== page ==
Roswell Mayor Dennis Kintigh voiced concern about separating areas that are close geographically. He noted that historically, Roswell and Silver City have been in the same congressional district despite the vast distance between them, yet places like Roswell and Portales, which are linked by Highway 70 and closer in distance, are not.

“Let the geography drive the map. Look where the roads are, look where the mountains are, look where the interconnections naturally occur,” said Kintigh, a former state representative.

Other speakers stated the 2020 Census showed only minor changes in the state’s population.

“I don’t understand why we need to change what we have if the population is very similar,” said Carol Parish, chair of the Republican Party of Lea County.

New Mexico’s 2nd Congressional District, which stretches from south Albuquerque down to the state’s border with Mexico and spans from the state’s eastern border with Texas to its western border with Arizona, is currently represented by Herrell, the only Republican in the state’s congressional delegation.

Parish said she believes the proposal is meant to skew the playing field in favor of Democrats. She referenced comments New Mexico House Speaker Brian Egolf made following Herrell’s win in November, in which he said 2020 would be the last election for New Mexico’s 2nd Congressional District “with a map that looks like it does now.”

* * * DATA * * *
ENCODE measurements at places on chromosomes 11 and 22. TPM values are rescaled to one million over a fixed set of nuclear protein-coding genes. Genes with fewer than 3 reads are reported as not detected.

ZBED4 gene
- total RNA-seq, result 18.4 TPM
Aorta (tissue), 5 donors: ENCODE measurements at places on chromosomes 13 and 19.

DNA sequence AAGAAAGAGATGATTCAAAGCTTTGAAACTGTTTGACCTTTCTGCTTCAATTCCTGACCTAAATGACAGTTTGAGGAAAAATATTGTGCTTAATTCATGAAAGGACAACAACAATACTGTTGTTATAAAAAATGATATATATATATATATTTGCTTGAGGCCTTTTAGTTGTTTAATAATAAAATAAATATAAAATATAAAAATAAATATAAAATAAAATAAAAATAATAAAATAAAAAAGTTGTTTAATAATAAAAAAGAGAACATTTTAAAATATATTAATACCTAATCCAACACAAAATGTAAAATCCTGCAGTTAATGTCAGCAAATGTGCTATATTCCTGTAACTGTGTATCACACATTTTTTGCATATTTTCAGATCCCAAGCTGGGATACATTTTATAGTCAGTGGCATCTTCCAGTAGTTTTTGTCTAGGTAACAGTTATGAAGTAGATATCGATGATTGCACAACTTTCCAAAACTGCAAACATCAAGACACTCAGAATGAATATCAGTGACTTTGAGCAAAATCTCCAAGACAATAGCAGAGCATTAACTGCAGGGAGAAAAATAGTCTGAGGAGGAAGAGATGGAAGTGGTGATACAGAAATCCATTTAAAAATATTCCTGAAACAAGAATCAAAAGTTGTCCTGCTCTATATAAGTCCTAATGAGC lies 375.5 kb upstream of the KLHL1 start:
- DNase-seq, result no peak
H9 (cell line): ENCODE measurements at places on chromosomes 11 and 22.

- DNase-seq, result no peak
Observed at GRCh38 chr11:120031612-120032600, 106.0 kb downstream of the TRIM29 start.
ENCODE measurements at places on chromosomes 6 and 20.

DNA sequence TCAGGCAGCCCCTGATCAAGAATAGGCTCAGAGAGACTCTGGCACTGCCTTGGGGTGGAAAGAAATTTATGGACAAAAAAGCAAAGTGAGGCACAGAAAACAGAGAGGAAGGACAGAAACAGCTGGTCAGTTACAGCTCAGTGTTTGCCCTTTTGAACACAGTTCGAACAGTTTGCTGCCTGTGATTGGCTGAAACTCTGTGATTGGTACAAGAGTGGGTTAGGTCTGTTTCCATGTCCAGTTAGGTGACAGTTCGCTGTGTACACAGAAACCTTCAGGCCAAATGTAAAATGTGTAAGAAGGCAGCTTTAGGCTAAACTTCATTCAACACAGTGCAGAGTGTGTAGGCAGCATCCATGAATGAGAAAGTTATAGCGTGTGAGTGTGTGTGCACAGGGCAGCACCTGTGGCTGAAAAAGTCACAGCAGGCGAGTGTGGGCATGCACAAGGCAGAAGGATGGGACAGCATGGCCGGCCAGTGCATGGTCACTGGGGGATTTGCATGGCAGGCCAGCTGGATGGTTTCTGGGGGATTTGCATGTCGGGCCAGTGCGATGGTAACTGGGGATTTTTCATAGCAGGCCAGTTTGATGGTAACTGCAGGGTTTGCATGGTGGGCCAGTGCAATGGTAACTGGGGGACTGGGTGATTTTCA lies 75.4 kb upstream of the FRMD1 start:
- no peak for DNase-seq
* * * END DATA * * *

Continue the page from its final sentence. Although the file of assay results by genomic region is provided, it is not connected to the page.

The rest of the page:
Following outcry from Republicans, Egolf said redistricting would be conducted in an open and fair manner and that the comment was “a statement of fact in response to a direct question about the future of the district and nothing more.”

“So I look at it as political. It would disenfranchise a lot of my voters in Hobbs, Roosevelt and a lot of other counties,” Parish said.

State Rep. Candy Ezzell, R-Roswell, said some of the maps would dilute the representation of rural elements of the state and are “nothing more than political gerrymandering.”

“I think it is very disingenuous to think we would have people go from Eunice all the way to Albuquerque to have an audience with their congressional person,” she said.

Edward Chavez, former chief justice of the New Mexico Supreme Court and chair of the committee, told the audience that in deciding which concepts to send to the Legislature, they will make their best judgement in accordance with the law.

People can view mapping concepts for the congressional districts as well as New Mexico’s state Senate, state House and Public Education Commission Districts — or submit a proposal of their own — at https://www.nmredistricting.org/mapconcepts/.

Breaking news reporter Alex Ross can be reached at 575-622-7710, ext. 301, or breakingnews@rdrnews.com.